If we're being totally honest about why we haven't found more political will to attack poverty in the U.S., the obstacle isn't mere apathy. It's not simply that we don't prioritize the poor, or devote enough money to lifting them up, or demand of our politicians that they talk about poverty more often. Those would be problems of ambivalence — of not caring enough.
In reality, the hurdle is higher than that: Much of our political rhetoric doesn't simply disregard the poor, it actively disdains them. It treats them as takers, freeloaders, deadbeats. As morally weak and gleefully dependent. And like many narratives that are true in the rare anecdote but false on the whole, this one requires a whole lot of breathless storytelling.
"There’s always been a strain in American politics where you’ve got the middle class, and the question has been 'who are you mad at if you’re struggling, if you’re working but you don’t seem to be getting ahead?'" President Obama said Tuesday at a summit on poverty hosted by Georgetown's Initiative on Catholic Thought and Social Life. "Over the last 40 years, sadly, I think there's been an effort to either make folks mad at folks at the top, or be mad at folks at the bottom."
The latter strategy has been remarkably potent of late.
"I think the effort to suggest that the poor are sponges — leeches, don’t want to work, are lazy, are undeserving — got traction," Obama said. "Look, it’s still being propagated. I have to say that if you watch Fox News on a regular basis, it is a constant menu. They will find folks who make me mad. I don’t know where they find them. 'I don’t want to work, I just want a free Obama phone, or whatever.' And that becomes an entire narrative that gets worked up."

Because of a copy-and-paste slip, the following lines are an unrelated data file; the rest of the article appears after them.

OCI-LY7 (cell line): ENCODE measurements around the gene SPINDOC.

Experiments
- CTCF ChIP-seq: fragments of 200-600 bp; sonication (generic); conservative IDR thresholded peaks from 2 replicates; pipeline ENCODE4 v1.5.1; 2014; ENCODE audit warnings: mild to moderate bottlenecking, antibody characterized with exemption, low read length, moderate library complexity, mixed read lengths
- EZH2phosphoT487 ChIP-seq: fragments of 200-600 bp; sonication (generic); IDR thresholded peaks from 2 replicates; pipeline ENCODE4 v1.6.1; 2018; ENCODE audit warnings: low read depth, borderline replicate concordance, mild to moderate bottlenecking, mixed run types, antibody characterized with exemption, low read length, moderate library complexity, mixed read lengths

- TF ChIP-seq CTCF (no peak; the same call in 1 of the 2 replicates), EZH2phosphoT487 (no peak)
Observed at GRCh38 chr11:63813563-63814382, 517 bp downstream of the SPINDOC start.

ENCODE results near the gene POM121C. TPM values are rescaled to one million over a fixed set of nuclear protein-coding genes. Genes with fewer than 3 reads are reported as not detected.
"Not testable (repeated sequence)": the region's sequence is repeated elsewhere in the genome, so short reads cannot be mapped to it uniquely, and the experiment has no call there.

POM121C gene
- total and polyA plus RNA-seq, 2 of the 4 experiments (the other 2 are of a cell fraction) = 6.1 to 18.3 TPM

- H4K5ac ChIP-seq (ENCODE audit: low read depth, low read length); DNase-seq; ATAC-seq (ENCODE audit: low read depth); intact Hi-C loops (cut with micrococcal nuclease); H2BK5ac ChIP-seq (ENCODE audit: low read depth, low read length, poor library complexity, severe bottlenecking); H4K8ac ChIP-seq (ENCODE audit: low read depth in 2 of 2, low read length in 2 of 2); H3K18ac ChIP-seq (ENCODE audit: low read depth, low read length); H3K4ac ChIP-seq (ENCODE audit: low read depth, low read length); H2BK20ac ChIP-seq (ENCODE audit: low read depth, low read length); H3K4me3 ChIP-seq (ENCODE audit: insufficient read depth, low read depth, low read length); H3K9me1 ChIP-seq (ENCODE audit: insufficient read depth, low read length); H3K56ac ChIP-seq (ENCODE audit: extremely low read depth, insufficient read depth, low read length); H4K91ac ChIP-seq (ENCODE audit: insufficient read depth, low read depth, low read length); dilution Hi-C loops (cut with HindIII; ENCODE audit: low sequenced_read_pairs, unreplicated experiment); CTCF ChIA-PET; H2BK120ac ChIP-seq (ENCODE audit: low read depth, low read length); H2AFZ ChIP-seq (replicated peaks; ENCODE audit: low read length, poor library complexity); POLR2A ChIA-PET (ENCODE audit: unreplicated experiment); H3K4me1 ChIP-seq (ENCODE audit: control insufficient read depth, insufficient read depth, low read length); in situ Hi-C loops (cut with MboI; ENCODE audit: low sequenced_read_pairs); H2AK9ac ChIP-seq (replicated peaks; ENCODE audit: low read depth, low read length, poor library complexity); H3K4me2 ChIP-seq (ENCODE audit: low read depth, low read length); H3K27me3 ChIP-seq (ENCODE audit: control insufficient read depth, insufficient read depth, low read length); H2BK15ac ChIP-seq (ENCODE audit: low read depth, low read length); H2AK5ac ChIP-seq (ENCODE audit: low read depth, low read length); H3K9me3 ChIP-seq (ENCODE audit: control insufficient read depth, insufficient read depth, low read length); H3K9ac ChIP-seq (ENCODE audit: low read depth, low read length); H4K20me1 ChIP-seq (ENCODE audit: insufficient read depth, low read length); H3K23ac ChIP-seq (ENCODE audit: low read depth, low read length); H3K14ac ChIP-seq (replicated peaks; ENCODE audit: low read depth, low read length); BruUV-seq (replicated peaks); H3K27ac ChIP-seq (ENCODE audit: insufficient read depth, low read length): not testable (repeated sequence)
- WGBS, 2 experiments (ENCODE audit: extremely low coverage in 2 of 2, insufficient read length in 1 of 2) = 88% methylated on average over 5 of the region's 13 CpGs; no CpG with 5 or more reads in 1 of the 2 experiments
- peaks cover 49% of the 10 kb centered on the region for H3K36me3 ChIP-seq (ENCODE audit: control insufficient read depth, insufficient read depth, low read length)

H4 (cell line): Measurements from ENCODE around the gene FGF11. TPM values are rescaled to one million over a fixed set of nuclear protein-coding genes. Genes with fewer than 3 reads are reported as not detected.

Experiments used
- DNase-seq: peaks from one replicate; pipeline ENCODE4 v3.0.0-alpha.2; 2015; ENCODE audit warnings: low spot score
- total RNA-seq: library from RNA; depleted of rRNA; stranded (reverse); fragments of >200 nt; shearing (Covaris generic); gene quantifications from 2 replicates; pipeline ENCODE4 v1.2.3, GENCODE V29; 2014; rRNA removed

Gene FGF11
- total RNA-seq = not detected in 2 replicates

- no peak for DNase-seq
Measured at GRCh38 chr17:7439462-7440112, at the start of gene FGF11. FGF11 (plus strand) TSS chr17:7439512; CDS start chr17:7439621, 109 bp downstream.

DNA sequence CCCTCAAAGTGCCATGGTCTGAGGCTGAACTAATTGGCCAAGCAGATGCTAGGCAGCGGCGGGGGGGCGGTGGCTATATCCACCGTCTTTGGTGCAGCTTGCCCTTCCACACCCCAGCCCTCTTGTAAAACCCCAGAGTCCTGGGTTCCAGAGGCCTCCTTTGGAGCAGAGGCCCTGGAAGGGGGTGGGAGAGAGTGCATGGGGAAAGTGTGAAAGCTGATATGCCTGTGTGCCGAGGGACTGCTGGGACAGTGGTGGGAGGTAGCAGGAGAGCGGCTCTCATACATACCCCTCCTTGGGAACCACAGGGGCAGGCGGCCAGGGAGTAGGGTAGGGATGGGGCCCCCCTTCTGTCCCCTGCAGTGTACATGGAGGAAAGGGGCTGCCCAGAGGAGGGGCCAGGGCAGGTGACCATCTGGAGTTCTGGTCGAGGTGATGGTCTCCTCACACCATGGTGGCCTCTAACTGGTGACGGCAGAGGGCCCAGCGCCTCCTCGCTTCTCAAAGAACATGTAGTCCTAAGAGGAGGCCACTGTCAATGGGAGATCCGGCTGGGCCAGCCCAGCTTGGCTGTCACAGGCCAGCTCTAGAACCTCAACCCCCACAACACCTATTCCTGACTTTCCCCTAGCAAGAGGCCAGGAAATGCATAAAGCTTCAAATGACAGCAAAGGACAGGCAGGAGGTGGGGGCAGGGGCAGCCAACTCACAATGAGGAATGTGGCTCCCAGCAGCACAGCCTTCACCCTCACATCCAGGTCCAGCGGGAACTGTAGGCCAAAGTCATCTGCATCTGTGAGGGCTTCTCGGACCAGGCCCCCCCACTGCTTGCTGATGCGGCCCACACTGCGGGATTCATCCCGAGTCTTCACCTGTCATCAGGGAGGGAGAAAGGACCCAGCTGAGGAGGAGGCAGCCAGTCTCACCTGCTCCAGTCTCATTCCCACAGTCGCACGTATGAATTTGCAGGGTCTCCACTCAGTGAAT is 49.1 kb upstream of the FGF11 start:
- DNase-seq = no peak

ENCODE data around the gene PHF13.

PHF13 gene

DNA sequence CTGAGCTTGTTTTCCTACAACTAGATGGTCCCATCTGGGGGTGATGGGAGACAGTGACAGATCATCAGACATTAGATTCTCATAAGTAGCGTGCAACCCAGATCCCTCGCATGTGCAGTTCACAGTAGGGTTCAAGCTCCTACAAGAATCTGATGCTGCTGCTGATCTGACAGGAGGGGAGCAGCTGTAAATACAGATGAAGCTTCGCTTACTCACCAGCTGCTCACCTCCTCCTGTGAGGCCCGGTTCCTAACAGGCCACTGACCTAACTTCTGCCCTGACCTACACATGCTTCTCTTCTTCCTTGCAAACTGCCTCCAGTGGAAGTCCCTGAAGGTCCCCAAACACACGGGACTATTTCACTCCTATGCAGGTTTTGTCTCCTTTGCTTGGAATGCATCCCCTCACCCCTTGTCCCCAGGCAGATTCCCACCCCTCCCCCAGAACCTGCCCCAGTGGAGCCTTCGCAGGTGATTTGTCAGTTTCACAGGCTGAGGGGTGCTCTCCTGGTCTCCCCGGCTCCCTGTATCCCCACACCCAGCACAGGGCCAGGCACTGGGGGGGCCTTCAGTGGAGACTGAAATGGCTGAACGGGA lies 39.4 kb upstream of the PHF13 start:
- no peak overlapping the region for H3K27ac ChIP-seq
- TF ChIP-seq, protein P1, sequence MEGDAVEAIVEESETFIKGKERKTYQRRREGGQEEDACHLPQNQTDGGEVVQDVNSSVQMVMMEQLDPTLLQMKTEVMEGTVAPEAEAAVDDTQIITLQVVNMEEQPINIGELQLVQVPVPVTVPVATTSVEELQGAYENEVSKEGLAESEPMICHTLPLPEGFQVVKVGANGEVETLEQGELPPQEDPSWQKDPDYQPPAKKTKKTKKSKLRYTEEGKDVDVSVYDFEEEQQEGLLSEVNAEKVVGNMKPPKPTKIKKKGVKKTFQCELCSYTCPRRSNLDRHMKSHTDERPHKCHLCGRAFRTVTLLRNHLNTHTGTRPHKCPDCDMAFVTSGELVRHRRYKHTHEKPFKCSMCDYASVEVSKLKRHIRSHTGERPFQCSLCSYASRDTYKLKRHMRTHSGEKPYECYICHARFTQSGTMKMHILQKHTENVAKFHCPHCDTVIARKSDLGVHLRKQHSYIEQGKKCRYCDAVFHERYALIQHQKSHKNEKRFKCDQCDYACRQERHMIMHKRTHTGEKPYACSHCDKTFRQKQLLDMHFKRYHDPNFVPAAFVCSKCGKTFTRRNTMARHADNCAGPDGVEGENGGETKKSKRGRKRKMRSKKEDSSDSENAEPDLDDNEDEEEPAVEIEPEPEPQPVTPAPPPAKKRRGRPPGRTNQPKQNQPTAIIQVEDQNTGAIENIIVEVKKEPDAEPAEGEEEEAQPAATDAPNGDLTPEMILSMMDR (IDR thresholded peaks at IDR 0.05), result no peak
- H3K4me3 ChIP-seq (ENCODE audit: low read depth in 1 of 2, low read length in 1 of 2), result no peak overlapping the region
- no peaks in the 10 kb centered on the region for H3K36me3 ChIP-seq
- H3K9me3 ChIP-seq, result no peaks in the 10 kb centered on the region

This is a specific jab at Fox News (Obama also went on to indict the media at large). But his point is larger than a political potshot at the network. There's a deep tradition in America of agitating those who aren't well-off against people who have it even worse (picture poor whites in the pre-Civil Rights South directing their ire at blacks who had even less).
The reality is that we'd all be better off — the middle-class included — if poor communities had more opportunity, if poor children didn't grow up to need food stamps, if poor men had the kind of work that enabled them to be stable fathers. In the long run, alleviating poverty (through, say, investment in early childhood education) is actually cheaper than paying for all of its products (in teens who enter the costly criminal justice system, or families who rely on emergency-room care). And that's good for anyone who's a taxpayer and wants their money well-spent.
That is, for the most part, not the conversation we're having while we argue about what poor people buy with food stamps or how the safety net makes them lazy. We fight instead about whether the poor even deserve aid and not what smart programs delivering it should look like. We'll never get to the second question if so many of us are still fuming over the first one. Obama is right to wonder aloud about who keeps posing it, hinting over and over that the answer — do the poor even deserve our help? — is "no."